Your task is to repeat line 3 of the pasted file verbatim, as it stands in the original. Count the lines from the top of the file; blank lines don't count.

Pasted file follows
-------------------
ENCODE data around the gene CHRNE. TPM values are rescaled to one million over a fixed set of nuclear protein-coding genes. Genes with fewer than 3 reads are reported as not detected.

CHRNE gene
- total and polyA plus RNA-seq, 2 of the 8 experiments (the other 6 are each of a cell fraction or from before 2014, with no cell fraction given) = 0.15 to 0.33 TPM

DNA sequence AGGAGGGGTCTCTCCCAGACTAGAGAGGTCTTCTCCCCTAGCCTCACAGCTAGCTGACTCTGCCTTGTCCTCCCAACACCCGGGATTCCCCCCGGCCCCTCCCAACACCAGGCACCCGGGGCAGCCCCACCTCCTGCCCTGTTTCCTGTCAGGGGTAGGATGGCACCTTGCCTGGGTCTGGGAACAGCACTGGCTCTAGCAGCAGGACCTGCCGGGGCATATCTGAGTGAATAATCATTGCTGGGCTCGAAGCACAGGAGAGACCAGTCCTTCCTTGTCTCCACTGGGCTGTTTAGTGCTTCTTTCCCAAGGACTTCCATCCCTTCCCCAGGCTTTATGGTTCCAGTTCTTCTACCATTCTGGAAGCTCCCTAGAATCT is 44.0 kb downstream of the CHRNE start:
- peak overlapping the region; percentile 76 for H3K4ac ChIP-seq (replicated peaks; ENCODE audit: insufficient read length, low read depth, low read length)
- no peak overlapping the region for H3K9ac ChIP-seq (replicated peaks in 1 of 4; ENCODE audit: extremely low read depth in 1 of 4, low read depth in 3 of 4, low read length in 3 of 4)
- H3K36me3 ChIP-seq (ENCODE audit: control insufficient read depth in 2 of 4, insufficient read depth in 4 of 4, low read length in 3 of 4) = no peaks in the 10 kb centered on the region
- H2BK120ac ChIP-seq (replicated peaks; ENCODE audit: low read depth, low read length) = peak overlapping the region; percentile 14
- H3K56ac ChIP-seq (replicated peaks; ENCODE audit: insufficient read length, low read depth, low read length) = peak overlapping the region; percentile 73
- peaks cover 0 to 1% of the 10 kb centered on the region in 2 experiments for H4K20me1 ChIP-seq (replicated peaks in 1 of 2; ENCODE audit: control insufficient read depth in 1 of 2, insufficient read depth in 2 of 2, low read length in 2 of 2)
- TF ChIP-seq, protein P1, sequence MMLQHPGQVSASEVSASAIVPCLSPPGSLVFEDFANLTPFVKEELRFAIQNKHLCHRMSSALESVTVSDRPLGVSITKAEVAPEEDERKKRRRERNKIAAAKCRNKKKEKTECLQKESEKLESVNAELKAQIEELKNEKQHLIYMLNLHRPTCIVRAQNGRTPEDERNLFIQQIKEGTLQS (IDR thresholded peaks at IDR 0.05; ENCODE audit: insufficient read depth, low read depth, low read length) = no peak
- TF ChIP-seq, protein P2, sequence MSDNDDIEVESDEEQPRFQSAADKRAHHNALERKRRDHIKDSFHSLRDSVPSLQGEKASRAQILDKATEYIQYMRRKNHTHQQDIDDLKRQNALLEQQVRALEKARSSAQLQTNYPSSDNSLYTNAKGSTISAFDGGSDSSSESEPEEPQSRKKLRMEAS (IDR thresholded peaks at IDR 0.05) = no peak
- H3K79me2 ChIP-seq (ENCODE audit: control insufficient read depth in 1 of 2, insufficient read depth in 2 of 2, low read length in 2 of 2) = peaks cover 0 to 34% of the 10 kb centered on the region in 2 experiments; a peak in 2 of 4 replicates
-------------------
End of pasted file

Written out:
- total and polyA plus RNA-seq, 2 of the 8 experiments (the other 6 are each of a cell fraction or from before 2014, with no cell fraction given) = 0.15 to 0.33 TPM